This is a series of six chandeliers designed by artists Joe O’Connell and Blessing Hancock currently installed in San Antonio, Texas. Made from custom made structural steel, custom LEDs and recycled bicycle parts, the lights project colorful silhouettes of sprockets and other pieces onto the otherwise drab cement underpass. Drawing from the formal elegance of the freeway underpass and the cultural currents of the surrounding neighborhoods, the piece transforms a forgotten space into one that connects the community.
In the capable hands of Michael McGillis a row of logs becomes a unexpectedly beautiful sight. This piece was originally installed back in 2006 at the Franconia Sculpture Park in Shafer, Minnesota and consisted of a 40 meters long trench of cut trees painted purple in the middle as if to reveal a suprising new species of plant.
Boris Pecigoš and accomplices Čuvana, Guardian of the Waterfall / Čuvana, Čuvarica slapa, 2013
land art at Zeleni vir near Skrad, Gorski kotar, Croatia
This land art carries primarily a feminine energy of Zeleni vir area in Gorski kotar region in Croatia, unlike neighboring Vražji prolaz (Devil’s passage) with mostly masculine energy. See more photos of female Guardian of the Waterfall below.
Emil Nolde (1867 – 1956) was a German painter and printmaker. He was one of the strongest and most independent of the German Expressionists, and a member of the Dresden-based group known as Die Brücke. He is known for his vigorous brushwork and expressive choice of colors. Golden yellows and deep reds appear frequently in his work, giving a luminous quality to otherwise somber tones. His watercolors include vivid, brooding storm-scapes and brilliant florals. We present our selection of his works:
This is a growing gallery with the images of land art made under the auspices of Atelier Hayat. Land art is an art style in which landscape and the work of art are inextricably linked. It is also an art form that is created in nature, using natural materials such as soil, rock (bed rock, boulders, stones), organic media (logs, branches, leaves), and water. The works frequently exist in the open, located well away from civilization, left to change and erode under natural conditions. Besides the artistic value, land art is characterized by very contact with nature – touching the stone, wood and earth with bare hands.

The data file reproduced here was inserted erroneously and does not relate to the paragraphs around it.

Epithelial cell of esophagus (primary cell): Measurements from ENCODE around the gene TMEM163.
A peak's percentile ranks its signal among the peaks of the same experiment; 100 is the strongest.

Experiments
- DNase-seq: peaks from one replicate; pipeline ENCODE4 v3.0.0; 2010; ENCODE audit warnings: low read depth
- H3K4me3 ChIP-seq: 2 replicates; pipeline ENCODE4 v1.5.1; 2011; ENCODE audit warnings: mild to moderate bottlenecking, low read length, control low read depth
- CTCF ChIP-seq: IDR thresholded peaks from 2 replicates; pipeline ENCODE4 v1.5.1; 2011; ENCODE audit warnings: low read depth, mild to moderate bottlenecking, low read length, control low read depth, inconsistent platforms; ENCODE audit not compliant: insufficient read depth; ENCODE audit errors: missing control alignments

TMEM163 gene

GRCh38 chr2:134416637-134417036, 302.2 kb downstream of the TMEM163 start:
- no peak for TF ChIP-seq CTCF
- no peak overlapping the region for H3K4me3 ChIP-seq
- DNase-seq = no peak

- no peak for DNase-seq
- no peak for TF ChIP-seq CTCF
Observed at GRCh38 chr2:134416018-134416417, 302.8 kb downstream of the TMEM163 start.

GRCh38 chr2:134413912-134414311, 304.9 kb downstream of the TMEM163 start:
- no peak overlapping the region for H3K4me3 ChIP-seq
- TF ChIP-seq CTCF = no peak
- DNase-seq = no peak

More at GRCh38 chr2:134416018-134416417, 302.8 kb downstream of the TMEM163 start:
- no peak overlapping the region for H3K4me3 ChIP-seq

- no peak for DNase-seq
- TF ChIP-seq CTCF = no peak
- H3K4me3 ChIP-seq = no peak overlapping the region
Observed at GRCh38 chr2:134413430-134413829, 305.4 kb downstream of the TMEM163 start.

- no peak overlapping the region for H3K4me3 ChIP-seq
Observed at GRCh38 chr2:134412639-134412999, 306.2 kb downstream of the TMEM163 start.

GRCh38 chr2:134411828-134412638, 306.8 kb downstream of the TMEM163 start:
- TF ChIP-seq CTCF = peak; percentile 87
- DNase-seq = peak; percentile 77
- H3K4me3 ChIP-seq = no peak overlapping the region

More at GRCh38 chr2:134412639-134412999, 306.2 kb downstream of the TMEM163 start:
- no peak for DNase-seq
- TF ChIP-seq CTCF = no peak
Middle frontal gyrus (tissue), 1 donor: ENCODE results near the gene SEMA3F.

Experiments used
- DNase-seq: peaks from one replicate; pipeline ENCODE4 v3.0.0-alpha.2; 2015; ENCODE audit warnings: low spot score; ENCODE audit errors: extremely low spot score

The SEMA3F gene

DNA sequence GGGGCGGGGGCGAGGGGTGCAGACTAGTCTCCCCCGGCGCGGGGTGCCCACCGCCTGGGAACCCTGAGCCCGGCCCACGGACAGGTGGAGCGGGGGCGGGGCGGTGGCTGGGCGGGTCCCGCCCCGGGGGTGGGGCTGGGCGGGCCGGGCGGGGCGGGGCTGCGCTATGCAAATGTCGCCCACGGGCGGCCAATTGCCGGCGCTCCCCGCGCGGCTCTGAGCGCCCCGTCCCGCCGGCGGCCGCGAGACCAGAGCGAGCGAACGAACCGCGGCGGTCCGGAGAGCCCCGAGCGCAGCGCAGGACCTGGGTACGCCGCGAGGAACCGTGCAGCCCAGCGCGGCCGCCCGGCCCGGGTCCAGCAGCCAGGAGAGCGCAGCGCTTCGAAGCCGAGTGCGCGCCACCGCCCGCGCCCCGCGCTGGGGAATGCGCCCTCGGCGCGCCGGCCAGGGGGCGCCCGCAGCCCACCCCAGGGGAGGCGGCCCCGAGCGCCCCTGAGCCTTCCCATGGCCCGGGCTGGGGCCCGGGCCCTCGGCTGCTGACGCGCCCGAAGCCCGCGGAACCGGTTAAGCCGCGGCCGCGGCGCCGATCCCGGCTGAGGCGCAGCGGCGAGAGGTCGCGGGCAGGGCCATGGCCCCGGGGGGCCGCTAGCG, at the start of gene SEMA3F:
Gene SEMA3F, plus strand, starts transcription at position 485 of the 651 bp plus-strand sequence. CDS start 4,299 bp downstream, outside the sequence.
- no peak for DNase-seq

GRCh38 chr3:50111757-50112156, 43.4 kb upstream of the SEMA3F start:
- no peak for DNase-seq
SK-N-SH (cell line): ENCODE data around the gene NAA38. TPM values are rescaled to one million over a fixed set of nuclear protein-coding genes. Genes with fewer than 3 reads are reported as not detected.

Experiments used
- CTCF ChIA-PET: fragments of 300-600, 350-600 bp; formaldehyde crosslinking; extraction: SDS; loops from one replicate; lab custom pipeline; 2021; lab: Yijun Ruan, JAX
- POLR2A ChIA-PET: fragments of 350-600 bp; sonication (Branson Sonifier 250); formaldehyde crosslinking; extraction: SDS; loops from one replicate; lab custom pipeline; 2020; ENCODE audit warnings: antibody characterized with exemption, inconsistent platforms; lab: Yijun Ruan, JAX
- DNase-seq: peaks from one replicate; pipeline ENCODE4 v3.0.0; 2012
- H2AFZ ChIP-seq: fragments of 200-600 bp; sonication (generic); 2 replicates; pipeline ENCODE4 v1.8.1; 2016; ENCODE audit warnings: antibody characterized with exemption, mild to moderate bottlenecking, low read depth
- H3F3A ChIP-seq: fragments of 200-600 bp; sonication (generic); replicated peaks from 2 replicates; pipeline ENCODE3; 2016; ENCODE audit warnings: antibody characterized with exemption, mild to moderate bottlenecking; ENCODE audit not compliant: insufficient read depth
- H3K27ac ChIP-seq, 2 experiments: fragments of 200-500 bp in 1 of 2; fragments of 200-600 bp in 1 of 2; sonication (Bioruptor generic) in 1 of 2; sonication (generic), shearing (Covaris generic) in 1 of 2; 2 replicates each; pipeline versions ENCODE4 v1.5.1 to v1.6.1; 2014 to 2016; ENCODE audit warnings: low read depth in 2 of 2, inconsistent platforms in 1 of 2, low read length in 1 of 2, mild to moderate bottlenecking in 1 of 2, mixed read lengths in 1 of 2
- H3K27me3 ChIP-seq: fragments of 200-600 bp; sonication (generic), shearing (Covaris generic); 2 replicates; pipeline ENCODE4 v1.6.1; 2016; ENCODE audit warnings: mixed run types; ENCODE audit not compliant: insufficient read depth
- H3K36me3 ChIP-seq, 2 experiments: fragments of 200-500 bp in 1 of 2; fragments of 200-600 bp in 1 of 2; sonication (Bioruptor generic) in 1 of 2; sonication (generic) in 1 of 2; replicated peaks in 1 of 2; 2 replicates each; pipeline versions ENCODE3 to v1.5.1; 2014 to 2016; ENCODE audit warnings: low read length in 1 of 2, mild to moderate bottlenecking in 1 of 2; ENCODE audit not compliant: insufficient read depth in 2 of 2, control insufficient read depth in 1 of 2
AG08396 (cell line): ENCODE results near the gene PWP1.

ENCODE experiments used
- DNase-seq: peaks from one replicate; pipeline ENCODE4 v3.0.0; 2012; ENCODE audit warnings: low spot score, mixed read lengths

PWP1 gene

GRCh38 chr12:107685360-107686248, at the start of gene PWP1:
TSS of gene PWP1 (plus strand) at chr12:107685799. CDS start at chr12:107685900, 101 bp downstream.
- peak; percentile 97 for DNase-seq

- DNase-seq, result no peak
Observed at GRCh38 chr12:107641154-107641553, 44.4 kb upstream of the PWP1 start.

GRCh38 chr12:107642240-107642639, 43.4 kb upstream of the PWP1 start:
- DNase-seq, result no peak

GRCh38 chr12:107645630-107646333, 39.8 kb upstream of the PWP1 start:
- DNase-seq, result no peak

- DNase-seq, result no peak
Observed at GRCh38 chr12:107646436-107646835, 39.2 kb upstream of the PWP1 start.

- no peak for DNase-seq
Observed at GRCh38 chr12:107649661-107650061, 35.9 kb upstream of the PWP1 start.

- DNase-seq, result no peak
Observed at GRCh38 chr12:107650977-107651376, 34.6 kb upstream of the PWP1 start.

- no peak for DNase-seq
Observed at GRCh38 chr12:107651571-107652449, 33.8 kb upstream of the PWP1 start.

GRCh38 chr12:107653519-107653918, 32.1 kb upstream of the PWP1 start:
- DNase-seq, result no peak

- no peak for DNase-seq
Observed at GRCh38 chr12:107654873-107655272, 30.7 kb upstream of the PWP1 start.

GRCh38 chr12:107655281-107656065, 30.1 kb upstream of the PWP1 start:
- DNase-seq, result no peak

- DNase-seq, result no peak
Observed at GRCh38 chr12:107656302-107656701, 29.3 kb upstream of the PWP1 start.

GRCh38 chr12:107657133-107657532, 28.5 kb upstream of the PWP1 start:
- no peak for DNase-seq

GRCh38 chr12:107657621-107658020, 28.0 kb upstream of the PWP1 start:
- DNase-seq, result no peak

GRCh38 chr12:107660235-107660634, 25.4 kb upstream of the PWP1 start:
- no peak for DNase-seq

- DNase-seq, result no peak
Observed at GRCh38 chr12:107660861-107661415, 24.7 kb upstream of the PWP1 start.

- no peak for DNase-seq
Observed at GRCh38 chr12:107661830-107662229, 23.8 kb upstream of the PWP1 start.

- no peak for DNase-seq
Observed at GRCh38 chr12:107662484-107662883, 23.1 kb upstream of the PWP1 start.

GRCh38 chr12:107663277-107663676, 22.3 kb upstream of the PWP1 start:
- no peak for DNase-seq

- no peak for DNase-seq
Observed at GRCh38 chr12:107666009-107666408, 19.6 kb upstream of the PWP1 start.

Land art constructs to an observer may seem pointless at first, and one like another. Giving yourself time to immerse in these artworks, to carefully observe them and to get to know them, you discover a billion uniquenesses – every stone is different! Will you look superficially or try to see the details, and feel what is woven into such work!? There is something magical in a pile of stones. Random hikers are intrigued when they encounter land art in wild nature. Some are encouraged to make something by themselves (especially children). The few turn tearing them down (which also carries significance, not necessarily negative).
Browse through gallery, pick land art you are drawn to, enlarge photos and make sure to see more of them on provided links.
This is a gallery with the most representative non-serial works painted by Boris Pecigoš, selected from more than 230 pieces created in period February 2005 – April 2013. If there are significant descriptions, they are listed below the paintings, visible only when you enlarge them. Some painting names are active links to the articles about those paintings.
Gallery with the works that are still available to you, and therefore not shown here, can be found in Ennoble Your Space. Paintings from open series and completed cycles are not shown here either; they are displayed in their own galleries listed in Thematic Display of Our Art.